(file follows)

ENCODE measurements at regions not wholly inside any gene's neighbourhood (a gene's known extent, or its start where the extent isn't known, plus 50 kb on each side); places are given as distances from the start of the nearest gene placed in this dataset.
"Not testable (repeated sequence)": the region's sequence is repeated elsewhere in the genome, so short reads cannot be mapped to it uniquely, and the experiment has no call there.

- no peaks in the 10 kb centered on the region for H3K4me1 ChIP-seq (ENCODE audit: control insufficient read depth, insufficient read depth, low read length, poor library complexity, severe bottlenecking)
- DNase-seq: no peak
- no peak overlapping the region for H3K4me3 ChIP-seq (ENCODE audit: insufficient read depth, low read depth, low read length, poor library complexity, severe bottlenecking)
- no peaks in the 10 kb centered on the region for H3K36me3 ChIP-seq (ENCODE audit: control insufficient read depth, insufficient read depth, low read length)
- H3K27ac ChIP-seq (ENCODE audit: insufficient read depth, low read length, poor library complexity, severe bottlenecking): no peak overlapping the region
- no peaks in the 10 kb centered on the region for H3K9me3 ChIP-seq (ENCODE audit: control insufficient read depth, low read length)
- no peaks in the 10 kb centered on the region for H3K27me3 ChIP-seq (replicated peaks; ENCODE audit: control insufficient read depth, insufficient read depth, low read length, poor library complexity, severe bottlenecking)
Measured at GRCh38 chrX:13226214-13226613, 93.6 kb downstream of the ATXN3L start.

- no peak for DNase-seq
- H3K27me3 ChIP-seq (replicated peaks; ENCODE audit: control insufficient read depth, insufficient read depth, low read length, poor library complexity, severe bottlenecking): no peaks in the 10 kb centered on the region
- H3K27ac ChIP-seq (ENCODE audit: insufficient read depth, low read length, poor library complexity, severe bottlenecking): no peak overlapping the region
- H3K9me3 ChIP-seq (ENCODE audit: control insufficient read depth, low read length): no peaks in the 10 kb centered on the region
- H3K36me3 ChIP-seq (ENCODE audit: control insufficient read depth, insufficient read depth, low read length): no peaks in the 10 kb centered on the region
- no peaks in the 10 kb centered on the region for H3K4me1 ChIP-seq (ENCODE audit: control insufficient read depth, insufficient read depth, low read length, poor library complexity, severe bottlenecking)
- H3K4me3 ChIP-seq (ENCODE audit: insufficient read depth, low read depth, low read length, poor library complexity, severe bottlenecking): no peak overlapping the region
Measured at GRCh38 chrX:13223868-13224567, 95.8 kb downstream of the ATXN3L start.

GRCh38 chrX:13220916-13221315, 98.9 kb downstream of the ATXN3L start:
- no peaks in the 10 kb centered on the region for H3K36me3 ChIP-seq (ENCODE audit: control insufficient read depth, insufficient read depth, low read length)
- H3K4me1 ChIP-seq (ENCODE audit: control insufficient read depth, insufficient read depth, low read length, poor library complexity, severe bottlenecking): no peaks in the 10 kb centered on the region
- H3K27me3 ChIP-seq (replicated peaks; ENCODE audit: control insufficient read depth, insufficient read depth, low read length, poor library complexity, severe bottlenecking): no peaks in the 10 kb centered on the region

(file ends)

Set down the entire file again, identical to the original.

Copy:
ENCODE measurements at regions not wholly inside any gene's neighbourhood (a gene's known extent, or its start where the extent isn't known, plus 50 kb on each side); places are given as distances from the start of the nearest gene placed in this dataset.
"Not testable (repeated sequence)": the region's sequence is repeated elsewhere in the genome, so short reads cannot be mapped to it uniquely, and the experiment has no call there.

- no peaks in the 10 kb centered on the region for H3K4me1 ChIP-seq (ENCODE audit: control insufficient read depth, insufficient read depth, low read length, poor library complexity, severe bottlenecking)
- DNase-seq: no peak
- no peak overlapping the region for H3K4me3 ChIP-seq (ENCODE audit: insufficient read depth, low read depth, low read length, poor library complexity, severe bottlenecking)
- no peaks in the 10 kb centered on the region for H3K36me3 ChIP-seq (ENCODE audit: control insufficient read depth, insufficient read depth, low read length)
- H3K27ac ChIP-seq (ENCODE audit: insufficient read depth, low read length, poor library complexity, severe bottlenecking): no peak overlapping the region
- no peaks in the 10 kb centered on the region for H3K9me3 ChIP-seq (ENCODE audit: control insufficient read depth, low read length)
- no peaks in the 10 kb centered on the region for H3K27me3 ChIP-seq (replicated peaks; ENCODE audit: control insufficient read depth, insufficient read depth, low read length, poor library complexity, severe bottlenecking)
Measured at GRCh38 chrX:13226214-13226613, 93.6 kb downstream of the ATXN3L start.

- no peak for DNase-seq
- H3K27me3 ChIP-seq (replicated peaks; ENCODE audit: control insufficient read depth, insufficient read depth, low read length, poor library complexity, severe bottlenecking): no peaks in the 10 kb centered on the region
- H3K27ac ChIP-seq (ENCODE audit: insufficient read depth, low read length, poor library complexity, severe bottlenecking): no peak overlapping the region
- H3K9me3 ChIP-seq (ENCODE audit: control insufficient read depth, low read length): no peaks in the 10 kb centered on the region
- H3K36me3 ChIP-seq (ENCODE audit: control insufficient read depth, insufficient read depth, low read length): no peaks in the 10 kb centered on the region
- no peaks in the 10 kb centered on the region for H3K4me1 ChIP-seq (ENCODE audit: control insufficient read depth, insufficient read depth, low read length, poor library complexity, severe bottlenecking)
- H3K4me3 ChIP-seq (ENCODE audit: insufficient read depth, low read depth, low read length, poor library complexity, severe bottlenecking): no peak overlapping the region
Measured at GRCh38 chrX:13223868-13224567, 95.8 kb downstream of the ATXN3L start.

GRCh38 chrX:13220916-13221315, 98.9 kb downstream of the ATXN3L start:
- no peaks in the 10 kb centered on the region for H3K36me3 ChIP-seq (ENCODE audit: control insufficient read depth, insufficient read depth, low read length)
- H3K4me1 ChIP-seq (ENCODE audit: control insufficient read depth, insufficient read depth, low read length, poor library complexity, severe bottlenecking): no peaks in the 10 kb centered on the region
- H3K27me3 ChIP-seq (replicated peaks; ENCODE audit: control insufficient read depth, insufficient read depth, low read length, poor library complexity, severe bottlenecking): no peaks in the 10 kb centered on the region